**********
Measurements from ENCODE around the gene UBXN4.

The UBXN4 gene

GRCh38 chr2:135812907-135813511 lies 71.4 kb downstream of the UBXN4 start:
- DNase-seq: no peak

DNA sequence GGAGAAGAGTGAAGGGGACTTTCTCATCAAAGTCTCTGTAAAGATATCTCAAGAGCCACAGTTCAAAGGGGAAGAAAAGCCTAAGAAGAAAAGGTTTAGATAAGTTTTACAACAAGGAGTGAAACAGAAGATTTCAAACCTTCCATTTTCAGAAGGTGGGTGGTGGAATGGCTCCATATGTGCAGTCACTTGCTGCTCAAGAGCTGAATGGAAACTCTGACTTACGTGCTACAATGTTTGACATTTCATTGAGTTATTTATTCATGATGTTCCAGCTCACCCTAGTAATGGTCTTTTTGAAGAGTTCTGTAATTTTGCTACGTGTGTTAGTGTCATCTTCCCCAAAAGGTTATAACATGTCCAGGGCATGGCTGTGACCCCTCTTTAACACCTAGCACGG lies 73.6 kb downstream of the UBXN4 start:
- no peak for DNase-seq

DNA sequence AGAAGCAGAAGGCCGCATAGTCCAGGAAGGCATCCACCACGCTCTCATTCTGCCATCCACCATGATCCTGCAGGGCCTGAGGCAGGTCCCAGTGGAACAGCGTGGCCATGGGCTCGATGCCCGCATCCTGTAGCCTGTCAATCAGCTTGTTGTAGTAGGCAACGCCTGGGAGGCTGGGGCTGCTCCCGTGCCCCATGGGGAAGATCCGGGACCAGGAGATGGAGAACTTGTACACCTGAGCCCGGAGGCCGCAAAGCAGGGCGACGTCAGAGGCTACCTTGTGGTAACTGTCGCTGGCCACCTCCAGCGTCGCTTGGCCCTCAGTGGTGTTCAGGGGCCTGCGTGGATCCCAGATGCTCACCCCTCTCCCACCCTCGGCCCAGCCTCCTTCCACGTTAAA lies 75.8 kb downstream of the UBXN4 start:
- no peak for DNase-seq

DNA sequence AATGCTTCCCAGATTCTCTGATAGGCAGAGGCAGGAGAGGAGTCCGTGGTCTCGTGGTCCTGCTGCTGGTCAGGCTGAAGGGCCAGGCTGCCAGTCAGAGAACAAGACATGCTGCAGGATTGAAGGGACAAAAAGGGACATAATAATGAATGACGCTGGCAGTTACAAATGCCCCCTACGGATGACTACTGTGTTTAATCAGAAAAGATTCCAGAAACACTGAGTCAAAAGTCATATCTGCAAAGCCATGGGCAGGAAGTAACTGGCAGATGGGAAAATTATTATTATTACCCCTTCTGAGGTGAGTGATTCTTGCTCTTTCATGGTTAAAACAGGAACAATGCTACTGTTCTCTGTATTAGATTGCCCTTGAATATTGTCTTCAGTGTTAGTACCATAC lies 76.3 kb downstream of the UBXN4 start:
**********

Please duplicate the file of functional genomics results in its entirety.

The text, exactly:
Measurements from ENCODE around the gene UBXN4.

The UBXN4 gene

GRCh38 chr2:135812907-135813511 lies 71.4 kb downstream of the UBXN4 start:
- DNase-seq: no peak

DNA sequence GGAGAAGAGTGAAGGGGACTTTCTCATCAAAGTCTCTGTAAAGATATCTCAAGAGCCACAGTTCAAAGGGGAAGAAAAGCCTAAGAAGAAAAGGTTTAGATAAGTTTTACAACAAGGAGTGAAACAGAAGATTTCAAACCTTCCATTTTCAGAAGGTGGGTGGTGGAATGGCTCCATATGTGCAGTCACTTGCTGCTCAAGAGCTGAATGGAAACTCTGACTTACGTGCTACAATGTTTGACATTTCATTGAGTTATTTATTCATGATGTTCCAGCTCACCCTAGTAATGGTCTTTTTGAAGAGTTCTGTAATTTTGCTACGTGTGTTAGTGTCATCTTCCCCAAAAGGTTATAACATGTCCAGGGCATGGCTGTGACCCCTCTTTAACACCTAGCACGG lies 73.6 kb downstream of the UBXN4 start:
- no peak for DNase-seq

DNA sequence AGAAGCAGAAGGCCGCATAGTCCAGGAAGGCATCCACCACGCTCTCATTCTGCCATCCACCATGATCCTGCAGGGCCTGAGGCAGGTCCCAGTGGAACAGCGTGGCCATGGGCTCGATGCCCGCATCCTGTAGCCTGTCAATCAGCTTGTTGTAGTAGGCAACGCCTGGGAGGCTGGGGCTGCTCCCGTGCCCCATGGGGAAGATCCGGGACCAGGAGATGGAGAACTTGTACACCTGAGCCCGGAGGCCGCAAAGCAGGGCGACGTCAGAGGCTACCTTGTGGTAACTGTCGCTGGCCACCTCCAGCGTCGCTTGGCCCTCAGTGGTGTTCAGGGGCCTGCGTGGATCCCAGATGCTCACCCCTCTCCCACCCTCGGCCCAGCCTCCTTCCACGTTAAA lies 75.8 kb downstream of the UBXN4 start:
- no peak for DNase-seq

DNA sequence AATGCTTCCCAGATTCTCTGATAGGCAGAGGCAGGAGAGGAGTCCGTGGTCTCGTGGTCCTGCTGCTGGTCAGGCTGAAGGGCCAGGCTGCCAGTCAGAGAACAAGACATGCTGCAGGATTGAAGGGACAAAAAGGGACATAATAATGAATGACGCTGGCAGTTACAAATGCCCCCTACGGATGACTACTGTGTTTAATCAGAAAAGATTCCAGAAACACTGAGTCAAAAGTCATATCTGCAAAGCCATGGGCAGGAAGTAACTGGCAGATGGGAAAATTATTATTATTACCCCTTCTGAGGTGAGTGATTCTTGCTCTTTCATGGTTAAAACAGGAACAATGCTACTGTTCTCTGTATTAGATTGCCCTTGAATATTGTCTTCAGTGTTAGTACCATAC lies 76.3 kb downstream of the UBXN4 start: